Perceptual Advantage of Animal Facial Attractiveness: Evidence From b-CFS and Binocular Rivalry

Authors: Shang, J., Liu, Z., Yang, H., Wang, C., Zheng, L., Chen, W. and Liu, C.H.

Journal: Frontiers in Psychology

Volume: 11

eISSN: 1664-1078

DOI: 10.3389/fpsyg.2020.01670

Abstract:

Research has shown that attractive human faces enjoy an advantage in both conscious and preconscious processing. Here we examined whether this preference for attractiveness is exclusive to human faces by measuring participants’ sensitivity to the attractiveness of cat and tiger faces. Experiment 1 measured the time taken to break continuous flash suppression (b-CFS), whereas Experiment 2 measured the dominant time in binocular rivalry (BR). The results showed that attractive cat faces were detected more quickly (Experiment 1) and dominated for longer time in visual awareness (Experiment 2). However, no effect of attractiveness was found for tiger faces in Experiment 1, while attractive tiger faces also dominated for longer time in visual awareness in Experiment 2. The results provide first evidence that the preference for attractive animal faces can be shown involuntarily or without apparent conscious control. The findings suggest that human preference for facial attractiveness may contain an aesthetic element rather than being a purely adaptive means for mate choice.

http://eprints.bournemouth.ac.uk/34366/

Source: Scopus

Perceptual Advantage of Animal Facial Attractiveness: Evidence From b-CFS and Binocular Rivalry.

Authors: Shang, J., Liu, Z., Yang, H., Wang, C., Zheng, L., Chen, W. and Liu, C.H.

Journal: Front Psychol

Volume: 11

Pages: 1670

ISSN: 1664-1078

DOI: 10.3389/fpsyg.2020.01670

Abstract:

Research has shown that attractive human faces enjoy an advantage in both conscious and preconscious processing. Here we examined whether this preference for attractiveness is exclusive to human faces by measuring participants' sensitivity to the attractiveness of cat and tiger faces. Experiment 1 measured the time taken to break continuous flash suppression (b-CFS), whereas Experiment 2 measured the dominant time in binocular rivalry (BR). The results showed that attractive cat faces were detected more quickly (Experiment 1) and dominated for longer time in visual awareness (Experiment 2). However, no effect of attractiveness was found for tiger faces in Experiment 1, while attractive tiger faces also dominated for longer time in visual awareness in Experiment 2. The results provide first evidence that the preference for attractive animal faces can be shown involuntarily or without apparent conscious control. The findings suggest that human preference for facial attractiveness may contain an aesthetic element rather than being a purely adaptive means for mate choice.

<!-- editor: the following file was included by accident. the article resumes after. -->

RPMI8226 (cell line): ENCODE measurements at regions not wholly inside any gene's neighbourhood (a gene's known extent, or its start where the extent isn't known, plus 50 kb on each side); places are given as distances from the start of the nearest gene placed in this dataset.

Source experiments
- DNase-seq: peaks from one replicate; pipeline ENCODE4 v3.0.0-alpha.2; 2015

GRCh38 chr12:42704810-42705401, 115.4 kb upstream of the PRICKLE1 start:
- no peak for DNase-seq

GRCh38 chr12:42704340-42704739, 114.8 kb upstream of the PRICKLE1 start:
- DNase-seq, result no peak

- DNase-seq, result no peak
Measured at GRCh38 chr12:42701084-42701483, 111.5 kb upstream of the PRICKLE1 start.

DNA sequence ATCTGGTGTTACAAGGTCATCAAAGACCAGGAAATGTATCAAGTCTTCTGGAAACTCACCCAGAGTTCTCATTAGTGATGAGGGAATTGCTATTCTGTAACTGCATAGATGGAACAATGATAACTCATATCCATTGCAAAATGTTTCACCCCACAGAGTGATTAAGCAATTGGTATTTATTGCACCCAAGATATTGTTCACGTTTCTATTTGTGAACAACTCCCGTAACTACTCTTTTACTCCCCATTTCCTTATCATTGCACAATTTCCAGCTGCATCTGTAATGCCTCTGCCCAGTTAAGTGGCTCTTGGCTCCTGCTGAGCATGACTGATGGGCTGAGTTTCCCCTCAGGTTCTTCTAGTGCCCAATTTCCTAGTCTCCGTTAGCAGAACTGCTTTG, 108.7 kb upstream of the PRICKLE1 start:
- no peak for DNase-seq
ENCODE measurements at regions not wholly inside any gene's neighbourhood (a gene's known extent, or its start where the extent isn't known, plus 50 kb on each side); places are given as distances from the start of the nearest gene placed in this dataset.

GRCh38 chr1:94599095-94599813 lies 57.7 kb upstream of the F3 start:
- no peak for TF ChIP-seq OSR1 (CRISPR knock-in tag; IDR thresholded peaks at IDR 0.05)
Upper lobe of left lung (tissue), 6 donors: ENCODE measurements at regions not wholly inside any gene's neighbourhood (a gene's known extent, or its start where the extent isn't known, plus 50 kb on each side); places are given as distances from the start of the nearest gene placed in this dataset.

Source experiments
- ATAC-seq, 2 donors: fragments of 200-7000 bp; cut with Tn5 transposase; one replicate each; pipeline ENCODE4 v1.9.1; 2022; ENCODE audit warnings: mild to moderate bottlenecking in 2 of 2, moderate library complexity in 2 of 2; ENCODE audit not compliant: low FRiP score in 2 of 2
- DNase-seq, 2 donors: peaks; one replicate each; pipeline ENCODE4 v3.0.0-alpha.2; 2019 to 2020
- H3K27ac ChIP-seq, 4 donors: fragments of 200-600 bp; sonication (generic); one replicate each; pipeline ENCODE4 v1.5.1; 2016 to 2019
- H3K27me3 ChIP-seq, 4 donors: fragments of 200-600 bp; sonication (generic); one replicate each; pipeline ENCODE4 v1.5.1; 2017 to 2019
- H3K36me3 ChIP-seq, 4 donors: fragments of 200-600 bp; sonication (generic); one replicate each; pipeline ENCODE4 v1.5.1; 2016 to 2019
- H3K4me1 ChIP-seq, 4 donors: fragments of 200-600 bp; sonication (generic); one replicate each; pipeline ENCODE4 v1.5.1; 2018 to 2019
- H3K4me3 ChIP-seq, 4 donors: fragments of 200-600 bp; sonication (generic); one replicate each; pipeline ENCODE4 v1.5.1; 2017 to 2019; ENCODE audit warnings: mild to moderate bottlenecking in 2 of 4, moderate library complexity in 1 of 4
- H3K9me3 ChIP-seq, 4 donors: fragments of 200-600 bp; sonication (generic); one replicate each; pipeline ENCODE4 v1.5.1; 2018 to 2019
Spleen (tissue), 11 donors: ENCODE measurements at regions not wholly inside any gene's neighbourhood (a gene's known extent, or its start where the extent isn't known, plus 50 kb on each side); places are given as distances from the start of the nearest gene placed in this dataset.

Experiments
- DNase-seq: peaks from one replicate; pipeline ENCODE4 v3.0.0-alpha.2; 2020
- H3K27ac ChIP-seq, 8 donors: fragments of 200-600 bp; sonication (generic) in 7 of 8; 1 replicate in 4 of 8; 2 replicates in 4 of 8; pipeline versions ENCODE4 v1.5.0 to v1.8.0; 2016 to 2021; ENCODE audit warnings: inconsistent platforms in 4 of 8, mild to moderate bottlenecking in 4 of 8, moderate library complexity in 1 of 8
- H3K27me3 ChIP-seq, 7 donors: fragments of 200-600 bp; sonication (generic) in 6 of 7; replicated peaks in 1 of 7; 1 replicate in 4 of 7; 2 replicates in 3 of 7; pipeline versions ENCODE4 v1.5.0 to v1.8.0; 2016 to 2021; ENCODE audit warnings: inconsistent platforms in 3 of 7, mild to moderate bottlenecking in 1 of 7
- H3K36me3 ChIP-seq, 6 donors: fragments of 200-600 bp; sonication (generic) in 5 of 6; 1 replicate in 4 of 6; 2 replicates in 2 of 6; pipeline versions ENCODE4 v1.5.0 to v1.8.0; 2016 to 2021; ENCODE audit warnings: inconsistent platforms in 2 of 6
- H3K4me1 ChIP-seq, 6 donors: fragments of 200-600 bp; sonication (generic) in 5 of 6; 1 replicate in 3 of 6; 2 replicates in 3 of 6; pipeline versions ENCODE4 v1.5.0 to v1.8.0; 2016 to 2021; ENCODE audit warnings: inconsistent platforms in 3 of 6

http://eprints.bournemouth.ac.uk/34366/

Source: PubMed

Perceptual Advantage of Animal Facial Attractiveness: Evidence From b-CFS and Binocular Rivalry

Authors: Shang, J., Liu, Z., Yang, H., Wang, C., Zheng, L., Chen, W. and Liu, C.H.

Journal: FRONTIERS IN PSYCHOLOGY

Volume: 11

ISSN: 1664-1078

DOI: 10.3389/fpsyg.2020.01670

http://eprints.bournemouth.ac.uk/34366/

Source: Web of Science (Lite)

Perceptual Advantage of Animal Facial Attractiveness: Evidence From b-CFS and Binocular Rivalry.

Authors: Shang, J., Liu, Z., Yang, H., Wang, C., Zheng, L., Chen, W. and Liu, C.H.

Journal: Frontiers in psychology

Volume: 11

Pages: 1670

eISSN: 1664-1078

ISSN: 1664-1078

DOI: 10.3389/fpsyg.2020.01670

Abstract:

Research has shown that attractive human faces enjoy an advantage in both conscious and preconscious processing. Here we examined whether this preference for attractiveness is exclusive to human faces by measuring participants' sensitivity to the attractiveness of cat and tiger faces. Experiment 1 measured the time taken to break continuous flash suppression (b-CFS), whereas Experiment 2 measured the dominant time in binocular rivalry (BR). The results showed that attractive cat faces were detected more quickly (Experiment 1) and dominated for longer time in visual awareness (Experiment 2). However, no effect of attractiveness was found for tiger faces in Experiment 1, while attractive tiger faces also dominated for longer time in visual awareness in Experiment 2. The results provide first evidence that the preference for attractive animal faces can be shown involuntarily or without apparent conscious control. The findings suggest that human preference for facial attractiveness may contain an aesthetic element rather than being a purely adaptive means for mate choice.

http://eprints.bournemouth.ac.uk/34366/

Source: Europe PubMed Central

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